Tsankawi

Rating: 
Round Trip Distance: 2 miles
Difficulty: Moderate
Elevation: 6463 - 6656 feet
Cellphone: 2-4 bars
Time: 2 hrs.
Trailhead: Tsankawi
Fee: $15/person or $25/vehicle
Attractions: Tsankawi Village, cavates, petroglyphs




The Tsankawi (sank-ah-WEE) Village trail is located in a separate unit of the Bandelier National Monument near White Rock and Los Alamos, New Mexico about 12 miles from the Visitor Center in Frijoles Canyon. The trail is interpretive in nature with 20 numbered stops that coincide with information within the 'Tsankawi Village Trail Guide' that is available at the trailhead. Highlights of the trail include the mesa-top Tsankawi Pueblo as well as numerous caves, that were carved out of the volcanic tuff for dwellings, and petroglyphs. There are 3 short wooden ladders along the trail that make easy work of several short ledges and cliffs.


The Tsankawi trailhead is 3 miles north of the White Rock Visitor Center on Highway 4 where there is a large gravel pullout that is big enough to accommodate RVs. If coming from the other direction the trailhead is 1 mile south of the junction of Highway 4 and Highway 502.


Across the wash from the parking area there is a building with a picnic ramada where you can purchase a Parks pass and trail guide. On the east side of the building you will find restrooms with running water and flush toilets.


From there the easy to follow trail heads toward a nearby mesa.


Within a short distance the first of three ladders comes up.


The ladder provides access to a scenic bench that the trail follows around the rim overlooking the valley below.


Right about a third of a mile from the trailhead the route splits and begins a loop that will take it to the top of the mesa and the Tsankawi Village and then back down to the bench and around the cliffs once again to this point.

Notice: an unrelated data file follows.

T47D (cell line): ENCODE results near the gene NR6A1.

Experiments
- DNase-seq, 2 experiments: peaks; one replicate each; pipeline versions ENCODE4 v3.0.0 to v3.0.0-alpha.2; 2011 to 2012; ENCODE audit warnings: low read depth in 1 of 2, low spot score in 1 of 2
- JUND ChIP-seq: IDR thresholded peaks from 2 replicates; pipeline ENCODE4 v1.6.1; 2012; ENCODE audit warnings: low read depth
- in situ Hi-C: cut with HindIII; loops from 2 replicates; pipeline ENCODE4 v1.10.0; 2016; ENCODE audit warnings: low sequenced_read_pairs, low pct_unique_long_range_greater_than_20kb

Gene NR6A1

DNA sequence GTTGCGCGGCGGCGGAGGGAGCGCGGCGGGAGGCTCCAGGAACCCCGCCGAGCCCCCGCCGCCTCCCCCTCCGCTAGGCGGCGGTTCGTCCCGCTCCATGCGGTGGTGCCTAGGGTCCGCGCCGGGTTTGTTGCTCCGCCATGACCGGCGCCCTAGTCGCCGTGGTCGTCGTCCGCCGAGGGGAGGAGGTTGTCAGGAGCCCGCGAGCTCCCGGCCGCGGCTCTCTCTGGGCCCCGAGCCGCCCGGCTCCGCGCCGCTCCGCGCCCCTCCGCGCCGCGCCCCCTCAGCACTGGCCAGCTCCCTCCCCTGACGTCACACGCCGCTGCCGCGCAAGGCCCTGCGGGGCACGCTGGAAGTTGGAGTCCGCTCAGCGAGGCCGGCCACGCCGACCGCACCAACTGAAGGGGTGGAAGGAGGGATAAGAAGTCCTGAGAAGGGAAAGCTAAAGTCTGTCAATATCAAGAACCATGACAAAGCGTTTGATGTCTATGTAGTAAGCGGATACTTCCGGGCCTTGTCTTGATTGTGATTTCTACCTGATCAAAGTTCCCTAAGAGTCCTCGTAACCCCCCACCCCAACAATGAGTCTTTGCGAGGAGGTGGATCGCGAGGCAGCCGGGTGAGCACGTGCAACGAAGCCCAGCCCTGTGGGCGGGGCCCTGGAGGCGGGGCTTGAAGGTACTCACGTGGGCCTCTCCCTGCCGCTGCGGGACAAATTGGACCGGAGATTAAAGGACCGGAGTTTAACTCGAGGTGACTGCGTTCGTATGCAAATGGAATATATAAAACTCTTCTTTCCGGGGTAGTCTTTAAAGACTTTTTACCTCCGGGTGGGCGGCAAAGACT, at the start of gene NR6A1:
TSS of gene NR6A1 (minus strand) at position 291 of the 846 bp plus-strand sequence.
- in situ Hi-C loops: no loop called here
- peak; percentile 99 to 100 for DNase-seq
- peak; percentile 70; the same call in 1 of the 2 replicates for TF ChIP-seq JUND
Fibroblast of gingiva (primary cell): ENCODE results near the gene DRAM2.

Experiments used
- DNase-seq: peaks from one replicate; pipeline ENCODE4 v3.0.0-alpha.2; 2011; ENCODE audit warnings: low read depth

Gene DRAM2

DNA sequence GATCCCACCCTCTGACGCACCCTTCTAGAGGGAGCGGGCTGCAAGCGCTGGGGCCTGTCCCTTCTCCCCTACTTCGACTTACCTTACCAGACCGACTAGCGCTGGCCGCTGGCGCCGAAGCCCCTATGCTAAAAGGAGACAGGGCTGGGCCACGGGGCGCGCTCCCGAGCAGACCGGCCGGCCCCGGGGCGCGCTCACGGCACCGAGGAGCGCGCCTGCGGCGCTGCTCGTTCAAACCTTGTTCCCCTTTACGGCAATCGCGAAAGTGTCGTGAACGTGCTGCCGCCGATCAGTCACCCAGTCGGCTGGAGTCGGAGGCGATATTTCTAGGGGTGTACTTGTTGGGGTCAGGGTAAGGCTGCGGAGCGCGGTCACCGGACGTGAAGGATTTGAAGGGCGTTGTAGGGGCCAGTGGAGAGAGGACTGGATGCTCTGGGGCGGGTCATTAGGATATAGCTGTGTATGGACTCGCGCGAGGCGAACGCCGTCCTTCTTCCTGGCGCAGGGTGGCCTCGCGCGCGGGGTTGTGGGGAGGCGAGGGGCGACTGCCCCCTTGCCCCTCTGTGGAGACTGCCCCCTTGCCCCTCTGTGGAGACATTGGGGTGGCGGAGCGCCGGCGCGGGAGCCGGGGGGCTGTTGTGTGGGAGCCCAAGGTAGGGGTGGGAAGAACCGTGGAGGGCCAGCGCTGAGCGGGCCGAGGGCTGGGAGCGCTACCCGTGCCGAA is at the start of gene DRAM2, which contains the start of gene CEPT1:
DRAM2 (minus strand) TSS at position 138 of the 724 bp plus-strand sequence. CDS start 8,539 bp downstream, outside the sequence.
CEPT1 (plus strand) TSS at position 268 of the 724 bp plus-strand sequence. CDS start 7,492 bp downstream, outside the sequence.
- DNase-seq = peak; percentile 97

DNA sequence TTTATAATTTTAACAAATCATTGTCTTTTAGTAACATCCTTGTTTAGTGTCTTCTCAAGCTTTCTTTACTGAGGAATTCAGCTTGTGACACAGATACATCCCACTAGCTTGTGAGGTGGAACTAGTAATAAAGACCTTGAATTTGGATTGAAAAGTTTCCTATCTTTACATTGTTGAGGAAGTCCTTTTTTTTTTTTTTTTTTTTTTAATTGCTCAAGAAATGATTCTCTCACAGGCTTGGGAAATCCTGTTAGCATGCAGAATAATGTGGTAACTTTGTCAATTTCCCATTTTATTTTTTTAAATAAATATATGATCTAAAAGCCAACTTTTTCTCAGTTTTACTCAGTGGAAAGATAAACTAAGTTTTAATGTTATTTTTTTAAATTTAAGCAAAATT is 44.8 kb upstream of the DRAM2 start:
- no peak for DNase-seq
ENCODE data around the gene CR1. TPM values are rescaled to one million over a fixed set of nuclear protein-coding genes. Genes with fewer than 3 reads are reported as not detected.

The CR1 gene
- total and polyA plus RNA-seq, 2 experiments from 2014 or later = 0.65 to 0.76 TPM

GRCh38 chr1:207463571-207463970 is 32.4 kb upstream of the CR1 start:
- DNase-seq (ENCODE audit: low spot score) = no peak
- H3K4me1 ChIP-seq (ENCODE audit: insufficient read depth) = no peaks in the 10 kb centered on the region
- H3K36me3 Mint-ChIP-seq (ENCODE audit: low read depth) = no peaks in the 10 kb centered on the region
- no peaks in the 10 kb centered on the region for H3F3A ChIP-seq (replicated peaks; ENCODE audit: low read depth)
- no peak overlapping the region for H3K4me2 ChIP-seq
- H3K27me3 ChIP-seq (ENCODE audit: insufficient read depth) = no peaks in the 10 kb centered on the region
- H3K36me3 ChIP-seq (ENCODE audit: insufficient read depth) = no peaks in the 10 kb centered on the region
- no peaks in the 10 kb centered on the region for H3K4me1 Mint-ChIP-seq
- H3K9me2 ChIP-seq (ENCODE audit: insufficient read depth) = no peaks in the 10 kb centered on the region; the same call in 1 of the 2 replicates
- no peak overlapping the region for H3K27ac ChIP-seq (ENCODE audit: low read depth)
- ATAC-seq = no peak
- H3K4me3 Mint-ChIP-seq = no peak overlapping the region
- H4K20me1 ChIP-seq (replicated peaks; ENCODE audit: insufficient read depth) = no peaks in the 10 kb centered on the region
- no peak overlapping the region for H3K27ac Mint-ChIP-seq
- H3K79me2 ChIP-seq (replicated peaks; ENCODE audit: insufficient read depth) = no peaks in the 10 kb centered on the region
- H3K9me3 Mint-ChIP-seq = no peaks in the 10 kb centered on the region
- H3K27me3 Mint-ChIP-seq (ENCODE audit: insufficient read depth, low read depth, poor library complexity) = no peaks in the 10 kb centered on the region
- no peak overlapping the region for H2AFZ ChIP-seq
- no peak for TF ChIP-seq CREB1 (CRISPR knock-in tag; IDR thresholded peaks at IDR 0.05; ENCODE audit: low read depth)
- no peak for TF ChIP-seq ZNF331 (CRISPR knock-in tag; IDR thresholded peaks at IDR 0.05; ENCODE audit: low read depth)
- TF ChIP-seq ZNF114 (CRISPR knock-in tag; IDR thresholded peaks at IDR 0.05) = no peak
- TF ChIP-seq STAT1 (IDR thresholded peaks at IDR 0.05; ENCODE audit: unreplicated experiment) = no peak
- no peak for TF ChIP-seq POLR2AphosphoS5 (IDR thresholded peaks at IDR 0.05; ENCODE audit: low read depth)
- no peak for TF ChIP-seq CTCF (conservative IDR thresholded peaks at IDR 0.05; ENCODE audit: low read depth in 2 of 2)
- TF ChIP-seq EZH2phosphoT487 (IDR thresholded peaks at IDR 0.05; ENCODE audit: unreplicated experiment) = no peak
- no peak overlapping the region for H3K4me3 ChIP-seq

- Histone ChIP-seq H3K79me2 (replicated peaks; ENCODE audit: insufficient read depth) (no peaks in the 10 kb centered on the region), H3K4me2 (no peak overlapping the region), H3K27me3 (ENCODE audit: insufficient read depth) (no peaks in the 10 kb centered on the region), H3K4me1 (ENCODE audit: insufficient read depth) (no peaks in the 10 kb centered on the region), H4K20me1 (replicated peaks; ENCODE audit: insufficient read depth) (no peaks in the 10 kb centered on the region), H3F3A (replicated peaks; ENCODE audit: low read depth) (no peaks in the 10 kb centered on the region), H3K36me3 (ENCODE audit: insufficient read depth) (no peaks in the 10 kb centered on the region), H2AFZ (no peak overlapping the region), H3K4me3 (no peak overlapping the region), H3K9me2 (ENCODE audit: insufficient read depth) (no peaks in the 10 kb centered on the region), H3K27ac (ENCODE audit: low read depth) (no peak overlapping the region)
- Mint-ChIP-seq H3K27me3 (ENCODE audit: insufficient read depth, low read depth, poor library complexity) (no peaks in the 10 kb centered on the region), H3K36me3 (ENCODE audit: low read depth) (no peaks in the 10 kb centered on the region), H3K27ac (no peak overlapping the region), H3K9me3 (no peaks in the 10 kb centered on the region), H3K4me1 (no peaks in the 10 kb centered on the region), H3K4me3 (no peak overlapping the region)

Route finding is a simple matter of following the groove that is worn into the volcanic tuff. This 'groovy' characteristic of the trail is one of its unique aspects that makes it fun to hike. In places the groove can be shoulder deep.


To reach the mesa-top the trail must climb over one last cliff. Here hikers have the option of slipping through a crack in the cliff or climbing the second ladder. Both routes are fun and if you have kids with you they might complete both of them before you can do one.


Once on top of the cliff the trail continues across the length of the mesa toward the Tsankawi Village. Down in the valley on the north side of the mesa are the ruins of Dutchess Castle which was the home and pottery-making school built by Madame Vera von Blumenthal in 1918.


The ruin with its 275 ground floor rooms is one massive rubble pile where all the walls have collapsed down to ground level. Short sections of walls can be seen in a couple of spots as well as a few potsherds littering the ground. Be sure to leave everything as you find it and remember that it is illegal to dig, disturb or remove anything from the site.


A little past the village is the third ladder where the trail returns to the bench below. This ladder is a little longer and maybe a bit awkward to get to the top of but at the time seemed to be well anchored and in good shape.


The hike on the bench back around the cliffs is a pure delight as it passes by a number of cavates with scenic views of the valley below.


Cavate (pronounced as 'cave' and 'ate' joined together) is a term for a man-made cave that was coined by 19th century explorer John Wesley Powell to differentiate this type of dwelling from the more common cliff dwellings which were constructed within alcoves and natural caves. Plaster can still be seen on some of the walls.

There are a plethora of petroglyphs on boulders all along the trail. Unfortunately the rocks weather so easily that they haven't held up well. Pretty much anywhere you look, it seems, there is a petroglyph waving back at you.


The Tsankawi Village is a must see stop for any visit to Bandelier National Monument. The trail is a lot of fun to hike and there is a lot to see if you take the time to look around. We actually spent 3 hours taking pictures of petroglyphs and exploring the cavates near the end of the loop. Most visitors that we noticed were probably spending less than half that time so their impression of the Tsankawi Unit of Bandelier might be quite a bit different than ours. The trail guide really adds a lot to the visit by pointing out things that would otherwise be missed so be sure to pick one up before you start. If you would like to see it for yourself then all you have to do is 'Take a hike'.